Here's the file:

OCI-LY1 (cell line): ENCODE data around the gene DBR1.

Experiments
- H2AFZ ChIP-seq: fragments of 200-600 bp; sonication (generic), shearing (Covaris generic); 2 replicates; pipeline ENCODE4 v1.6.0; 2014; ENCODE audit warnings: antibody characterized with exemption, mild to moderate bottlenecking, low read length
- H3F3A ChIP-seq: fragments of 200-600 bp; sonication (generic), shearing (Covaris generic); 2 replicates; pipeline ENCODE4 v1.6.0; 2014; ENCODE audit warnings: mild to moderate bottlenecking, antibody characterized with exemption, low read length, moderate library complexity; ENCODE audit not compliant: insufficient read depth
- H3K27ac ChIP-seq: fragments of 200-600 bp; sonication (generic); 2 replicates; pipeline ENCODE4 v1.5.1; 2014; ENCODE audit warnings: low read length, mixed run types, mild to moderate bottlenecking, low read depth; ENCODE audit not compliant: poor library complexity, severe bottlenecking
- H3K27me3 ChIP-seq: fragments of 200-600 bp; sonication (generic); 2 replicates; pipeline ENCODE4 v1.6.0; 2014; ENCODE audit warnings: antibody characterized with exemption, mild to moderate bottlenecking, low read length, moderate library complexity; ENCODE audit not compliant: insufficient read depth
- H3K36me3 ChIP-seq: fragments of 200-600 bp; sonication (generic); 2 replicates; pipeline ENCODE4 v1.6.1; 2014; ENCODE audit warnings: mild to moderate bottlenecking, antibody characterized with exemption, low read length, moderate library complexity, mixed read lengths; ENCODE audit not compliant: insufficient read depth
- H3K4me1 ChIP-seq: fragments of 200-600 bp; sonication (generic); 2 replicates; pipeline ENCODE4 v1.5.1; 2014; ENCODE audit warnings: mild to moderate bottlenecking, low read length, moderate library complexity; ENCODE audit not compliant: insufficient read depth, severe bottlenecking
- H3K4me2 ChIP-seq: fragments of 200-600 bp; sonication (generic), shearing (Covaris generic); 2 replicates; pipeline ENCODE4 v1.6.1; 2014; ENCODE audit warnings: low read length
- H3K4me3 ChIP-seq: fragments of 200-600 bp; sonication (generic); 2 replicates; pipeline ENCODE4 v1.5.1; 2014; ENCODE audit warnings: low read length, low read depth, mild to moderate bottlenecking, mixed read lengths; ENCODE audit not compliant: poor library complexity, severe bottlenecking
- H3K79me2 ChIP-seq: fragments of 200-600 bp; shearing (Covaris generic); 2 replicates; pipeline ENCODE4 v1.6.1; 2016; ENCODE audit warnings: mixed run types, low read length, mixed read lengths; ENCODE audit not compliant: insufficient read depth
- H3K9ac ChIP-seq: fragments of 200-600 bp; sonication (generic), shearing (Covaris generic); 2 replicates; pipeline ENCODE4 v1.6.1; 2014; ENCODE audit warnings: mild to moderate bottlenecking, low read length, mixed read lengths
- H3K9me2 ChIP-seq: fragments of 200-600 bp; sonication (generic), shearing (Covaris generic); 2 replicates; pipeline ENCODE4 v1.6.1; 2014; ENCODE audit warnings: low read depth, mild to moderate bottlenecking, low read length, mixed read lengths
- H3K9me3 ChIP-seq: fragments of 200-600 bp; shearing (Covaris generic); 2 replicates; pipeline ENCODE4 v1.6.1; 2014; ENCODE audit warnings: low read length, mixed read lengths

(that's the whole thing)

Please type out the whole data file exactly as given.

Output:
OCI-LY1 (cell line): ENCODE data around the gene DBR1.

Experiments
- H2AFZ ChIP-seq: fragments of 200-600 bp; sonication (generic), shearing (Covaris generic); 2 replicates; pipeline ENCODE4 v1.6.0; 2014; ENCODE audit warnings: antibody characterized with exemption, mild to moderate bottlenecking, low read length
- H3F3A ChIP-seq: fragments of 200-600 bp; sonication (generic), shearing (Covaris generic); 2 replicates; pipeline ENCODE4 v1.6.0; 2014; ENCODE audit warnings: mild to moderate bottlenecking, antibody characterized with exemption, low read length, moderate library complexity; ENCODE audit not compliant: insufficient read depth
- H3K27ac ChIP-seq: fragments of 200-600 bp; sonication (generic); 2 replicates; pipeline ENCODE4 v1.5.1; 2014; ENCODE audit warnings: low read length, mixed run types, mild to moderate bottlenecking, low read depth; ENCODE audit not compliant: poor library complexity, severe bottlenecking
- H3K27me3 ChIP-seq: fragments of 200-600 bp; sonication (generic); 2 replicates; pipeline ENCODE4 v1.6.0; 2014; ENCODE audit warnings: antibody characterized with exemption, mild to moderate bottlenecking, low read length, moderate library complexity; ENCODE audit not compliant: insufficient read depth
- H3K36me3 ChIP-seq: fragments of 200-600 bp; sonication (generic); 2 replicates; pipeline ENCODE4 v1.6.1; 2014; ENCODE audit warnings: mild to moderate bottlenecking, antibody characterized with exemption, low read length, moderate library complexity, mixed read lengths; ENCODE audit not compliant: insufficient read depth
- H3K4me1 ChIP-seq: fragments of 200-600 bp; sonication (generic); 2 replicates; pipeline ENCODE4 v1.5.1; 2014; ENCODE audit warnings: mild to moderate bottlenecking, low read length, moderate library complexity; ENCODE audit not compliant: insufficient read depth, severe bottlenecking
- H3K4me2 ChIP-seq: fragments of 200-600 bp; sonication (generic), shearing (Covaris generic); 2 replicates; pipeline ENCODE4 v1.6.1; 2014; ENCODE audit warnings: low read length
- H3K4me3 ChIP-seq: fragments of 200-600 bp; sonication (generic); 2 replicates; pipeline ENCODE4 v1.5.1; 2014; ENCODE audit warnings: low read length, low read depth, mild to moderate bottlenecking, mixed read lengths; ENCODE audit not compliant: poor library complexity, severe bottlenecking
- H3K79me2 ChIP-seq: fragments of 200-600 bp; shearing (Covaris generic); 2 replicates; pipeline ENCODE4 v1.6.1; 2016; ENCODE audit warnings: mixed run types, low read length, mixed read lengths; ENCODE audit not compliant: insufficient read depth
- H3K9ac ChIP-seq: fragments of 200-600 bp; sonication (generic), shearing (Covaris generic); 2 replicates; pipeline ENCODE4 v1.6.1; 2014; ENCODE audit warnings: mild to moderate bottlenecking, low read length, mixed read lengths
- H3K9me2 ChIP-seq: fragments of 200-600 bp; sonication (generic), shearing (Covaris generic); 2 replicates; pipeline ENCODE4 v1.6.1; 2014; ENCODE audit warnings: low read depth, mild to moderate bottlenecking, low read length, mixed read lengths
- H3K9me3 ChIP-seq: fragments of 200-600 bp; shearing (Covaris generic); 2 replicates; pipeline ENCODE4 v1.6.1; 2014; ENCODE audit warnings: low read length, mixed read lengths